On Wednesday, I spent the entire day in court in Follo Tingrett representing the member association NUUG, alongside the member association EFN and the DNS registrar IMC, challenging the seizure of the DNS name popcorn-time.no. It was interesting to sit in a court of law for the first time in my life. Our team can be seen in the picture above: attorney Ola Tellesbø, EFN board member Tom Fredrik Blenning, IMC CEO Morten Emil Eriksen and NUUG board member Petter Reinholdtsen.
The case at hand is that the Norwegian National Authority for Investigation and Prosecution of Economic and Environmental Crime (aka Økokrim) decided on their own, to seize a DNS domain early last year, without following the official policy of the Norwegian DNS authority which require a court decision. The web site in question was a site covering Popcorn Time. And Popcorn Time is the name of a technology with both legal and illegal applications. Popcorn Time is a client combining searching a Bittorrent directory available on the Internet with downloading/distribute content via Bittorrent and playing the downloaded content on screen. It can be used illegally if it is used to distribute content against the will of the right holder, but it can also be used legally to play a lot of content, for example the millions of movies available from the Internet Archive or the collection available from Vodo. We created a video demonstrating legally use of Popcorn Time and played it in Court. It can of course be downloaded using Bittorrent.
I did not quite know what to expect from a day in court. The government held on to their version of the story and we held on to ours, and I hope the judge is able to make sense of it all. We will know in two weeks time. Unfortunately I do not have high hopes, as the Government have the upper hand here with more knowledge about the case, better training in handling criminal law and in general higher standing in the courts than fairly unknown DNS registrar and member associations. It is expensive to be right also in Norway. So far the case have cost more than NOK 70 000,-. To help fund the case, NUUG and EFN have asked for donations, and managed to collect around NOK 25 000,- so far. Given the presentation from the Government, I expect the government to appeal if the case go our way. And if the case do not go our way, I hope we have enough funding to appeal.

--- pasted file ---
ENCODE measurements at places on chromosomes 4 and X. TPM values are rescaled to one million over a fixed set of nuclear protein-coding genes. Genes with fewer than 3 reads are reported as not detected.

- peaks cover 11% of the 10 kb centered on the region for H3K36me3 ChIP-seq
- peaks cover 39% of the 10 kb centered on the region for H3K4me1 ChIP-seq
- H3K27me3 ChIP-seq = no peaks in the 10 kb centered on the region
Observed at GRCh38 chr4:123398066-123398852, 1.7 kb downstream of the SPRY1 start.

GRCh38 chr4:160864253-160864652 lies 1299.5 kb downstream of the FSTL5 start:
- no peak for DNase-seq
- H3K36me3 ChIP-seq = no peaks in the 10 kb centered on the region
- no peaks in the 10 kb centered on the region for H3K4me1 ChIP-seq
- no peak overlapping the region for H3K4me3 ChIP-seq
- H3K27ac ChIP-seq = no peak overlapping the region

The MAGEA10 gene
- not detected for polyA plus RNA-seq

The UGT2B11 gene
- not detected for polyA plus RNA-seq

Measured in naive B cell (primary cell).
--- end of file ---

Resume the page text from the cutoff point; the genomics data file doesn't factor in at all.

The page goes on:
From the other side came two people from Økokrim. On the benches, appearing to be part of the group from the government were two people from the Simonsen Vogt Wiik lawyer office, and three others I am not quite sure who was. Økokrim had proposed to present two witnesses from The Motion Picture Association, but this was rejected because they did not speak Norwegian and it was a bit late to bring in a translator, but perhaps the two from MPA were present anyway. All seven appeared to know each other. Good to see the case is take seriously.
If you, like me, believe the courts should be involved before a DNS domain is hijacked by the government, or you believe the Popcorn Time technology have a lot of useful and legal applications, I suggest you too donate to the NUUG defense fund. Both Bitcoin and bank transfer are available. If NUUG get more than we need for the legal action (very unlikely), the rest will be spend promoting free software, open standards and unix-like operating systems in Norway, so no matter what happens the money will be put to good use.
If you want to lean more about the case, I recommend you check out the blog posts from NUUG covering the case. They cover the legal arguments on both sides.